At the start of this year, the legendary club Plastic People shut its doors on Curtain Road in Shoreditch for good. It came among an ongoing wave of club and venue closures, and it was one of the smaller venues in London – fitting just 200 dancers – but it provoked a huge wave of nostalgia. This wasn’t just a sense of loss though: notable in all the tributes that were paid to the venue were an enormous sense of pride in the values of the club and how it represented all that is best about London and its people.
Founded originally on Oxford Street in 1994 by the then 22-year-old Ade Fakile, Plastic People moved to its long term home in 1999, when Shoreditch was still barely more than a post-industrial wasteland – certainly not the sea of coffee bars and City money it is now. The venue was as stripped-down as they come, just a basement with dark walls and no lighting on the dancefloor, inspired by the clubs in Nigeria where Fakile grew up. But instead of investing in fancy décor or publicity, he put all his money into what became known as the best soundsystem in London.
This combination of rough-and-ready surroundings and pristine sound was what gave the place its magic. The sound was so good that even quite experimental or out-there music could be made to feel welcoming, and the unpretentiousness of a small, dark space meant that often people would wander in not knowing what to expect and end up staying to enjoy sounds they’d never have expected to. And so it was that Plastic People became a home for everything from free jazz to drum and bass, and nurtured unique London electronic sounds like dubstep, grime and broken beat through vital phases of their development: all the while maintaining a family-like party atmosphere that was the envy of clubs around the world.
It was important too, not just for what it was, but as a microcosm of what has made London so culturally magical over decades. The imported sensibility and knowledge of an immigrant colliding with the best available technology. The dustiest old records being played next to the very newest subcultural innovations (one clubnight, CDR, prided itself on only ever playing unreleased music!). The cosmopolitan no-nonsense Londoners in relentless pursuit of a good time, dressed up but willing to sweat and get their trainers dirty on the dancefloor.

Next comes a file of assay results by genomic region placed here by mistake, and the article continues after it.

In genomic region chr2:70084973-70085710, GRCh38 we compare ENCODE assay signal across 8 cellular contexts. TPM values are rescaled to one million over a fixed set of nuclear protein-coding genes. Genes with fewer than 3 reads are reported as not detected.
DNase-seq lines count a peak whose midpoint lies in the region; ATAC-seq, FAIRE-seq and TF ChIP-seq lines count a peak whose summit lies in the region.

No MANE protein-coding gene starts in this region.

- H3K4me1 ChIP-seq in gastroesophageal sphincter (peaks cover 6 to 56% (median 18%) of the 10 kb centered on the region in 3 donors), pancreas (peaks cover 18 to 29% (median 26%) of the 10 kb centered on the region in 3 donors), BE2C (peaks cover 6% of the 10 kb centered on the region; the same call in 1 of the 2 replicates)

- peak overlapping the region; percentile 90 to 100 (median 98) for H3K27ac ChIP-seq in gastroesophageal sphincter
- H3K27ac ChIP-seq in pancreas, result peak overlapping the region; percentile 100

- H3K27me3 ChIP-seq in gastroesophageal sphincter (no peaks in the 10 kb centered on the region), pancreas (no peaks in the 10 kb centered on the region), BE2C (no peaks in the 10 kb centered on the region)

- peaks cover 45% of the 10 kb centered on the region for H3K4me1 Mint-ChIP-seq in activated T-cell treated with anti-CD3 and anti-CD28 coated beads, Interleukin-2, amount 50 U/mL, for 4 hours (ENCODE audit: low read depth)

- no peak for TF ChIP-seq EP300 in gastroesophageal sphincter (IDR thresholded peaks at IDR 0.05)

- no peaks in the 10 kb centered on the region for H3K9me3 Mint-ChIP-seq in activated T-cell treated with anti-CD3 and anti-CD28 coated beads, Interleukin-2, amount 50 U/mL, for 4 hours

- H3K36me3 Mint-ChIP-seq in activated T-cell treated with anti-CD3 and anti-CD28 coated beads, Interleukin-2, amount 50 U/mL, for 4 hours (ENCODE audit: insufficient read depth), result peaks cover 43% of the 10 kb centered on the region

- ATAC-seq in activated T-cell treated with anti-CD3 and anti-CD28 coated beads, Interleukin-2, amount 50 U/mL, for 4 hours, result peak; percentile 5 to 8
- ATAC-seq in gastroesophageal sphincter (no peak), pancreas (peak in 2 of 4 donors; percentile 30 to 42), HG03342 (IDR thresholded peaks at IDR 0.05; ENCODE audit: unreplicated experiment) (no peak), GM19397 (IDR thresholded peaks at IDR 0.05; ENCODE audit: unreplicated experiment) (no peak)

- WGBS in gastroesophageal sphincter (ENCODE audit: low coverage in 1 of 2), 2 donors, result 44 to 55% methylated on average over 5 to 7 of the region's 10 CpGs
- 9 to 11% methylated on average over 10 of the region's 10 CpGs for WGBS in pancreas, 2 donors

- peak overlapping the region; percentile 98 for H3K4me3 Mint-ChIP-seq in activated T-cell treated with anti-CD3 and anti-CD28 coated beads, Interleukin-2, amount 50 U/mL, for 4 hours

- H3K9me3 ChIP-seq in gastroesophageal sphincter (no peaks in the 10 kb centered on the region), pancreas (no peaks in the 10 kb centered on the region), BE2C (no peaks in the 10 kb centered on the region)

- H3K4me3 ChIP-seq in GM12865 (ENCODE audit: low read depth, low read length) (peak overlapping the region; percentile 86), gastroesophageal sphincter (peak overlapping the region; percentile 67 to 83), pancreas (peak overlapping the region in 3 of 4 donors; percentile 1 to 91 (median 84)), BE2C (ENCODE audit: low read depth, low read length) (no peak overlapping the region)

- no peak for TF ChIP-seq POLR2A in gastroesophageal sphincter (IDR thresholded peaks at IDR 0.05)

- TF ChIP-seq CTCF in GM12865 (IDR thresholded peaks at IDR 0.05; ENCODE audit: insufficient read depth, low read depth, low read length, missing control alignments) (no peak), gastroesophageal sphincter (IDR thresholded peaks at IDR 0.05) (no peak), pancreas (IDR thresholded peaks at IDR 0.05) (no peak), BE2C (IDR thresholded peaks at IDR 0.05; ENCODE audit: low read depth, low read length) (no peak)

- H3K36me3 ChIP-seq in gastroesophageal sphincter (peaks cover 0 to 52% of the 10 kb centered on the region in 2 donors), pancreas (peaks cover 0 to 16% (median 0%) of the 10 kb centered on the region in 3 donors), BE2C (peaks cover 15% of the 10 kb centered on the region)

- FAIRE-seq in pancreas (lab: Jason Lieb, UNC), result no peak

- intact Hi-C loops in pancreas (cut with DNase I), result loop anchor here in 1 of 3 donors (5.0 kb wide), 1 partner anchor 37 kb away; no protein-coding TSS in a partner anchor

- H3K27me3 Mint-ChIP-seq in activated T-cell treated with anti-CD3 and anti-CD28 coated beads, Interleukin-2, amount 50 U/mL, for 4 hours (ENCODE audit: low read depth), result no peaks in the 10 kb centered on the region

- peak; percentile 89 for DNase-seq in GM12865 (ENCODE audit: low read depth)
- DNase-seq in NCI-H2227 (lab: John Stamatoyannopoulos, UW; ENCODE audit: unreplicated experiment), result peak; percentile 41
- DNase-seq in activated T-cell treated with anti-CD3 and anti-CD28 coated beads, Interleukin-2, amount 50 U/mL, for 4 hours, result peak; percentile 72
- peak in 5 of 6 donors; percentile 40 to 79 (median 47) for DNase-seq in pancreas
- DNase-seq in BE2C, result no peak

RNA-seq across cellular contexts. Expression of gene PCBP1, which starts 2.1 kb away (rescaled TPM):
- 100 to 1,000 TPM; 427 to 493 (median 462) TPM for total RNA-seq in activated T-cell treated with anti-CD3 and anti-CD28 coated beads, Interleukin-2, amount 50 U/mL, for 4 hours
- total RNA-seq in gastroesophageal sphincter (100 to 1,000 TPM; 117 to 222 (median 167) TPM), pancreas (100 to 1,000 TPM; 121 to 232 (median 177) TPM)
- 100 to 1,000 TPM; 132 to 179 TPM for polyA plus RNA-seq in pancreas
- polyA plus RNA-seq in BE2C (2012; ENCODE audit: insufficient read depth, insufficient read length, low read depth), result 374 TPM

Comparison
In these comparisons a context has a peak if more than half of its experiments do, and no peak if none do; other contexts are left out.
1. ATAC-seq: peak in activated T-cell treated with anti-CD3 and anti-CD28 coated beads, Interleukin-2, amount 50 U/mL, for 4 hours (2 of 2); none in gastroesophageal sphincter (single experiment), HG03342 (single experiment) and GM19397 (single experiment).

It represented the same spirit of mixing without dilution that you could find in the R&B clubs of the sixties where African and Caribbean musicians covered black American music for white audiences – trading knowledge and leading to uniquely British fusion bands like Cymande and Osibisa. The spirit which led Don Letts to play heavy dub cuts in between bands at the first punk gigs, and later to explore electro and funk with The Clash’s Mick Jones in Big Audio Dynamite. Which got curious music fans checking out gay clubs to hear hi-NRG and early house. Which drove eighties DJs like the late Colin Faver to draw a direct line from post-punk to the first techno records coming in from Detroit, and that fuelled the warehouse parties of the middle of the decade where people like Norman Jay, Coldcut and Soul II Soul to blend funk, hip hop, reggae, electro and more. And which of course fuelled the rave explosion, jungle, garage and all that followed.
For each of these fusions and innovations, there were magical, secret spots dotted around the capital: places whose names can still send old clubbers misty-eyed. Clubs, bars, speakeasies, warehouses, even cafes and shops where meet-ups happened, flyers were exchanged, plans were made. Etched into the fabric of this city is a whole parallel nighttime history, one that’s often only half-remembered even (or especially) by its keenest participants, one that often hinges around the activities of tiny and tight knit groups of people – yet which is as important to the identity and culture of London as far bigger and more publicised events.
That doesn’t mean culture as something abstract, either. Nightlife is about the constant exchange of ideas, stories, dance moves and of course sounds between real people interacting in the flesh: something more valuable than ever in an era where it feels like everything is a blizzard of information filtered through laptop and phone screens. That’s one of the key reasons behind the founding of Big Fish Little Fish: to preserve and share those unique values and experiences, and to make sure another generation understands that clubbing is not just about big tunes and good times. At its best, it can be something powerful and important for society well beyond the walls of any individual venue.
Joe Muggs is a raver, a DJ and a member of Big Fish Little Fish, a music and events crew that put on family-friendly raves created for the post rave generation of parents and their kids.
Big Fish Little Fish are working in partnership with the Museum of London to present Family Rave: Anchors Aweigh!. This maritime themed family rave at the Museum of London Docklands on Sunday 29 November is at the rave-tastic time of 14:00-16:30 meaning everyone can have a well-earned afternoon nap. Book your tickets for the rave on our website.